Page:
PostPosted: Thu Oct 29, 2009 4:19 pm    Post subject: Reply with quote

Daddy likes.


PostPosted: Thu Oct 29, 2009 6:55 pm    Post subject: Reply with quote

Hi Abbaz, nice to see someone "alike" Very Happy
I am doing same with my m43 panasonic G1. Got myself a lot of FD and C mount lenses I am using. This is my C mount collection:





I do not have the Cooke but it sure is a very nice lens. Love the swirly bokeh.


PostPosted: Thu Oct 29, 2009 8:59 pm    Post subject: Reply with quote

Very effective!

I'd love to upgrade my e-420 to a G1 so I could see the liveview in the viewfinder.

Only problem I can see is that the adapters appear relatively expensive at the moment, by the time I bought one for all my different lens mounts it would add up to quite a lot and one of the appeals of manual lenses to me is the affordability.

I heard that not all c mounts are the same specification in regards to thread width etc, is this true?


PostPosted: Thu Oct 29, 2009 9:18 pm    Post subject: Reply with quote

Excellent! I did make this thread to sticky I believe this thread is very important!


PostPosted: Fri Oct 30, 2009 9:25 pm    Post subject: Reply with quote

A Carl Zeiss Biotar 25mm f1.4 (Robot lens) on the G1



PostPosted: Sat Oct 31, 2009 12:17 am    Post subject: A few more pics from the Cooke Kinic Reply with quote

Thanks guys for the comments and thanks to Attila for making this thread sticky.

The ability to use all those orphaned lenses on a modern camera is indeed a revolution. From a camera history point of view, I consider the Panasonic G1 as the most important camera since the Nikon D1 (the first fully integrated digital SLR -- it was 10 years ago...).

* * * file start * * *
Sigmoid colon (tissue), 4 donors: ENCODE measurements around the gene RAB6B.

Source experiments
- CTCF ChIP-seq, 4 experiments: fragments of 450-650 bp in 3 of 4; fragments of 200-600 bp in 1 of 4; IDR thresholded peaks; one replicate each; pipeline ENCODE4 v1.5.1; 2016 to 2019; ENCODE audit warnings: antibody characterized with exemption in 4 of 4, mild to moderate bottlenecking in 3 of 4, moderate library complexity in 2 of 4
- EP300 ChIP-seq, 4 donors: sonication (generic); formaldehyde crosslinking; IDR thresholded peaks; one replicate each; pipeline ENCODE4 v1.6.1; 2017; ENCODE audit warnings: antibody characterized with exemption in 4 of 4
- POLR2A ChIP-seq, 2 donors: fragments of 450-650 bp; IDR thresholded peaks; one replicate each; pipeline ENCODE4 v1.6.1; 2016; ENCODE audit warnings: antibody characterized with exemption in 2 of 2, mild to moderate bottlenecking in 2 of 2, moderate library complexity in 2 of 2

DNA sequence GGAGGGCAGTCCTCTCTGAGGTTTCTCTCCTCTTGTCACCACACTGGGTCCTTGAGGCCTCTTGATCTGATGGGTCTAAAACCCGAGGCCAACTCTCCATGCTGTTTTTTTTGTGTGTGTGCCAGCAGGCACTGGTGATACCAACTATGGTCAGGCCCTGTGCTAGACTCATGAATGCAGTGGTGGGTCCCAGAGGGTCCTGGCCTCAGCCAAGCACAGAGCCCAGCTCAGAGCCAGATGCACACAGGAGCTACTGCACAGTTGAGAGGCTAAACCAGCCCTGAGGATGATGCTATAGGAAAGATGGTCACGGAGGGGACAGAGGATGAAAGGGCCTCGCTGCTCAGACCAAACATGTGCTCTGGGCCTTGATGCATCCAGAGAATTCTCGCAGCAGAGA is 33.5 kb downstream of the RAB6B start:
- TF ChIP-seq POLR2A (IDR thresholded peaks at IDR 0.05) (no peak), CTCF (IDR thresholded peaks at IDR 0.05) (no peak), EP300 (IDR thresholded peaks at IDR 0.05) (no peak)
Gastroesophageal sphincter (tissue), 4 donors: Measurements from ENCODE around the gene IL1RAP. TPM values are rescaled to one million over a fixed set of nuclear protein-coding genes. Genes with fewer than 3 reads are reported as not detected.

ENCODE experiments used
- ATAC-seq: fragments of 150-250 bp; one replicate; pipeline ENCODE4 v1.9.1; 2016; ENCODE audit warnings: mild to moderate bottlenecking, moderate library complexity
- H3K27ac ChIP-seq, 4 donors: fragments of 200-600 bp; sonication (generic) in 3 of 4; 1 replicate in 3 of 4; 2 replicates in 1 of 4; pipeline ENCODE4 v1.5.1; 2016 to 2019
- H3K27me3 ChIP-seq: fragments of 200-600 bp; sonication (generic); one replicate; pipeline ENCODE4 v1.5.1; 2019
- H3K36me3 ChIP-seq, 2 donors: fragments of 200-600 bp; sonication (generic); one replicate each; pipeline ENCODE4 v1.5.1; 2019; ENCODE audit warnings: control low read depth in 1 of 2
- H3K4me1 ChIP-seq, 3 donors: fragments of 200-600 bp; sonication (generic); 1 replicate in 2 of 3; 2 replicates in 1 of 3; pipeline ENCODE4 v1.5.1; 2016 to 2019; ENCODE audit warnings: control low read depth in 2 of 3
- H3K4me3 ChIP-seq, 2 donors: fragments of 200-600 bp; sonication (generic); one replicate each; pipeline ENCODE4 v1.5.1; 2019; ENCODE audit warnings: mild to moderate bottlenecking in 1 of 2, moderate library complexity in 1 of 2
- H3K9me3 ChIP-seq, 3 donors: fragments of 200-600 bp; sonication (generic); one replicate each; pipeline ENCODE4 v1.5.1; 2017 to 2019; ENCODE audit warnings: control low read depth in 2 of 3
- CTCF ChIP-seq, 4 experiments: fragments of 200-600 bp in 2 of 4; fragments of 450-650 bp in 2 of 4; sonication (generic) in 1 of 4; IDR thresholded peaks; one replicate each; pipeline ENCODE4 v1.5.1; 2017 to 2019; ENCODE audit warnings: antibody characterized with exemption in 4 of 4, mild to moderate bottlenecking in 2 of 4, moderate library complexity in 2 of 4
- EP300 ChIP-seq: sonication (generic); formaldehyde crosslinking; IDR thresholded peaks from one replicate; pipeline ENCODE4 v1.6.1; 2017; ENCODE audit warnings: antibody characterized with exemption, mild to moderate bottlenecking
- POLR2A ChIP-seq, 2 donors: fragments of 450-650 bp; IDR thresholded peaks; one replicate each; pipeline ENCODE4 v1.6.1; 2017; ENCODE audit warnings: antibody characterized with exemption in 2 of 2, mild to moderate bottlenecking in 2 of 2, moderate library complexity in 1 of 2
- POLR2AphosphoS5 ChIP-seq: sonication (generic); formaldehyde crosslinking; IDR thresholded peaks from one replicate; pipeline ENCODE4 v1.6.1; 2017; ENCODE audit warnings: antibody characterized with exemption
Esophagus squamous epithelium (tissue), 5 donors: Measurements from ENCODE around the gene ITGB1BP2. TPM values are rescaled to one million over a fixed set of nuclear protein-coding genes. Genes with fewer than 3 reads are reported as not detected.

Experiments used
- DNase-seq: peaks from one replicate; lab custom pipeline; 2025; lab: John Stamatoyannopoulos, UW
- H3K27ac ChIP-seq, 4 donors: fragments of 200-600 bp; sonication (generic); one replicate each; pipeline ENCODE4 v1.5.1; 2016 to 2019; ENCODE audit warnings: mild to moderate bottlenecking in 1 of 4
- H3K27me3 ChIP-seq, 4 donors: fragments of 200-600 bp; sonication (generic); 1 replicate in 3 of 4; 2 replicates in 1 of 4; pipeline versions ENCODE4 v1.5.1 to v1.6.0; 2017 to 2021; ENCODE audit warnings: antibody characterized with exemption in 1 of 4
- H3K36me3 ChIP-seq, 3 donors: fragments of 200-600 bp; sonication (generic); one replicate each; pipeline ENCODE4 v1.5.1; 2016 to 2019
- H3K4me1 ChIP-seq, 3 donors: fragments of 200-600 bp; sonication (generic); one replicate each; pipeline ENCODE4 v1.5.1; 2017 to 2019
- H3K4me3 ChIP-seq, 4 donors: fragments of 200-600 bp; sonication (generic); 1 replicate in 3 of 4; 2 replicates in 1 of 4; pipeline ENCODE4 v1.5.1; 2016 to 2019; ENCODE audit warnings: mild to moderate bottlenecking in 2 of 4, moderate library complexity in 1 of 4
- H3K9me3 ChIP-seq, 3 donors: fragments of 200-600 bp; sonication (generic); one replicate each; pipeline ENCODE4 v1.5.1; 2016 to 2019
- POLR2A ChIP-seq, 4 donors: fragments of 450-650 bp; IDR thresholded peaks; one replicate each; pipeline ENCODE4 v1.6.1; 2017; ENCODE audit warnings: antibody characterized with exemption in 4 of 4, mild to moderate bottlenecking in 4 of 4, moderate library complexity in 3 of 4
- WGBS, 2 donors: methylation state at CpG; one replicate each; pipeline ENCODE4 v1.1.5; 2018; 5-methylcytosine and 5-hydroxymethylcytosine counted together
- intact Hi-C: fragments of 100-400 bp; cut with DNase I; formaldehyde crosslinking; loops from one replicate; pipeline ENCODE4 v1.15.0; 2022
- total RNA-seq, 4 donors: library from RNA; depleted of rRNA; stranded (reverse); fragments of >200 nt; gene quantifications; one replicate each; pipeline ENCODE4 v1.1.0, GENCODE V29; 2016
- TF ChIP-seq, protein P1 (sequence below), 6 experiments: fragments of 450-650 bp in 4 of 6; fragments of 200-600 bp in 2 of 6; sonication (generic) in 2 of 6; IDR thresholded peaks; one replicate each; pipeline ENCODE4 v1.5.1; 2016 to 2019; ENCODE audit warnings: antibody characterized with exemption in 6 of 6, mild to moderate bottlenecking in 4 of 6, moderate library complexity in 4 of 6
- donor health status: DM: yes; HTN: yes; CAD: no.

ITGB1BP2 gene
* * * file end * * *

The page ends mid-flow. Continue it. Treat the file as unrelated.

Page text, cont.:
Here are a few more pictures taken with the delightful Cooke Kinic. I love the nostalgic look of the pictures. All were taken yesterday at a local market:





















Cheers!

Abbazz


PostPosted: Sat Oct 31, 2009 1:29 am    Post subject: And now, the Pentax 110 lenses Reply with quote

The Pentax Auto 110 was a clever little camera launched in 1978, the smallest single lens reflex with interchangeable lens ever made. Its big flaw was the 110 format, which was doomed because of its lack of film flatness. But the camera and the lenses were top notch quality. Especially the lenses. The normal lens, the 24/2.8, was hardly bigger than a thumbnail and it covered the 13x17mm frame of the 110 format. Now, when I compare this to the size of the lenses manufactured for the modern 4/3rds cameras with a comparable imaging area measuring 13x17.3mm, I cannot help but wonder if we are heading in the right direction...

The whole line of lenses comprised the 18/2.8 wide angle and an interesting variation, the 18mm Panfocus, which was a fixed-focus lens, the 24/2.8 normal lens, the 50/2.8 telephoto, the 70/2.8 telephoto and the 20-40/2.8 zoom. Same as for the 4/3rds format, focal lengths have to be multiplied by a factor of 2 to get the 35mm equivalent. The diaphragm itself was combined with the shutter and included in the camera, therefore the lenses had no aperture control of their own.

These lenses were surprisingly good for their size and weight -- can you imagine the standard lens weighted only 13 grams? Wide open, they have a very sharp center with somewhat blurry borders. but everything improves nicely by stopping down a bit. The only problem when using these lenses on a Micro 4/3rds camera with an adapter is that the lens is always wide open because there is no way to control the aperture, except maybe by inserting a tiny iris or a Waterhouse stop behind the lens.

Here are three pictures taken (wide open) with the 18/2.8 lens:







And two pictures taken with the 70/2.8:





Cheers!

Abbazz


PostPosted: Sat Oct 31, 2009 10:03 am    Post subject: Reply with quote

Very inspiring Sebastien!!


PostPosted: Sat Oct 31, 2009 12:59 pm    Post subject: Reply with quote

Thanks Klaus.

Rino asked for some portraits. Here are my kids with the Cooke Kinic:







Cheers!

Abbazz


PostPosted: Sat Oct 31, 2009 10:15 pm    Post subject: Reply with quote

That's amazing, thanks for pictures! Really nice results!
So I understand that you can use cine lens on micro4/3 because of registration length. So same lens on eos mount wouldn't be able to focus to infinity?


PostPosted: Sat Oct 31, 2009 11:45 pm    Post subject: Reply with quote

egidio wrote:
That's amazing, thanks for pictures! Really nice results!
So I understand that you can use cine lens on micro4/3 because of registration length. So same lens on eos mount wouldn't be able to focus to infinity?


yes of course would they not.


PostPosted: Sat Oct 31, 2009 11:51 pm    Post subject: Reply with quote